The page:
“I lost some friends or we lost touch because so many women my age were moving on to that next chapter when we could not,” Officer tells TODAY. “Sometimes we just didn’t get together anymore because they were busy with their babies and no longer socializing as much, while other times we seemed to no longer get invited because they were getting together with their kids.”
Crying before baby showers is a pretty common experience for people struggling with infertility.
“I had one friend from college who had repeatedly questioned to me whether she wanted to have kids. And then she got pregnant relatively easily ... twice,” Officer tells TODAY. “And it just became emotionally impossible for me to invest in our friendship because of the jealousy and hurt that I was feeling. I was invited to her baby shower and luckily it was co-ed so my husband could join me but I cried several times that day before we went.”
Officer added that she struggled knowing that this friend “was getting to experience everything I wanted, and wasn’t even sure if she wanted it.”
The two remained friendly — but “from a distance,” Officer stated, as she admits she wasn’t capable of listening to her friend’s pregnancy woes.
“It was just too much,” she said.
While some relationships suffered, however, others strengthened.
“Some friends really rallied behind us and provided support,” Officer said. “We actually had several friends who had gone through infertility as well, so those friendships continued to get stronger and stronger as we related so well to one another no matter where in the journey each of us was. I even made some new friends through my support group and online forums (Facebook, Reddit).”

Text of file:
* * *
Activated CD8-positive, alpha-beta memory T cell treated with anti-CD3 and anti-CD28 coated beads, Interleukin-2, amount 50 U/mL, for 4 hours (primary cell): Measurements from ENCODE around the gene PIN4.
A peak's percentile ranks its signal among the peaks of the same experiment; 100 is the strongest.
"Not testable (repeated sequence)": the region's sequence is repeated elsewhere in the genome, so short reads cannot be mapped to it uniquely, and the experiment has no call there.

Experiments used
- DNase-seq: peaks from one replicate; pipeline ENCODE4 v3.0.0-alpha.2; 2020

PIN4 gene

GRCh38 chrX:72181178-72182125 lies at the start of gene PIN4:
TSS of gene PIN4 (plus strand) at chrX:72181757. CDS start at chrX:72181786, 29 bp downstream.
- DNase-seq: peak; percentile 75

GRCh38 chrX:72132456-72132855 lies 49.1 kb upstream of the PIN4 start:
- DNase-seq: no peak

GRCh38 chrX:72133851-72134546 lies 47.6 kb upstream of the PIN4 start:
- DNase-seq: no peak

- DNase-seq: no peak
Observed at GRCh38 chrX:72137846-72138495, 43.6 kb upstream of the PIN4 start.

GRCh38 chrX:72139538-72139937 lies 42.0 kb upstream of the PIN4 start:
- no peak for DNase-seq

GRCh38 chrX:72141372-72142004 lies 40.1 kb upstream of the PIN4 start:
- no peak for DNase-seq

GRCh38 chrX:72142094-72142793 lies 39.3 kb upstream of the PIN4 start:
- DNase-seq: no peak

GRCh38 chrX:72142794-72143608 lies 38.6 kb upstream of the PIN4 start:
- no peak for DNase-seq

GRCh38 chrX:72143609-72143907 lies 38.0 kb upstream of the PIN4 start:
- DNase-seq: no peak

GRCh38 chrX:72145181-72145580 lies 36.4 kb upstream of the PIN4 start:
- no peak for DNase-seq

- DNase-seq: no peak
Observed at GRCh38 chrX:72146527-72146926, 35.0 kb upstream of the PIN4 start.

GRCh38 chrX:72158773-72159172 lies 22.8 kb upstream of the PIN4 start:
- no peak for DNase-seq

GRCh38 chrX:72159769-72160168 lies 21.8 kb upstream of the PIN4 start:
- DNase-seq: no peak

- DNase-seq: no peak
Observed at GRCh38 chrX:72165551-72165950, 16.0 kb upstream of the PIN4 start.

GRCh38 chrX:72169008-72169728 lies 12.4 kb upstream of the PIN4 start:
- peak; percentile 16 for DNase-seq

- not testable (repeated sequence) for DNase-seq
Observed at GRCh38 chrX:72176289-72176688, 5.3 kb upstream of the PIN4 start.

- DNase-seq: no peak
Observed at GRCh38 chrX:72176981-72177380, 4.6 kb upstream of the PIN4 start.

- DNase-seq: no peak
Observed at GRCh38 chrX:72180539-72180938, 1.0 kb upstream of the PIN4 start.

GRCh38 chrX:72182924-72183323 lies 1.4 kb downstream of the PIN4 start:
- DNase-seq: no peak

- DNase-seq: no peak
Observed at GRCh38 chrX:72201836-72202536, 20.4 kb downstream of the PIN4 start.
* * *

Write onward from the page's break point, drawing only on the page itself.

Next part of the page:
Infertility is a chronic disease that has an emotional impact similar to other chronic diseases.
Dr. Anate Brauer, reproductive endocrinologist
Eventually, she and her husband tried a fresh egg donation which led to a successful pregnancy with twin boys. While one did not survive, the other did. Officer welcomed baby boy Campbell Emmett in February.
Dr. Anate Brauer, a reproductive endocrinologist and IVF director at Shady Grove Fertility in New York tells TODAY that people experiencing infertility should seek support as soon as possible.
“Infertility is a chronic disease that has an emotional impact similar to other chronic diseases,” she says.
Support groups in person or on social media can help, she notes, “But buyer beware, do not get medical advice or allow other people’s fertility journeys to impact your own.”
“Studies have shown that women who have struggled with infertility actually have a higher rate of postpartum depression,” Brauer added. “Seek support if you need it. This includes therapy and medication.”
It doesn't take a counseling degree to be a good friend, though. Brauer said there’s one thing everyone can do to help someone going through infertility.
“Just listen,” she said. “This is the hardest but most important thing you can do for a friend who is struggling. Try not to give advice or share stories of treatments others are undergoing. Every case is unique and different.”
In retrospect, Elliot, who now has a 10-year-old daughter, says she wishes she could have been more open about her struggles.
“As I look back now on my experience, the thing that I wish I could change is to talk to more people about what I was experiencing,” Elliott concluded. “I wish that I would have sought out support in that time of darkness. There are so many women struggling to become mothers and while that is not a club that any of us wanted to join, we need to know that we can lean on each other during those hard days.”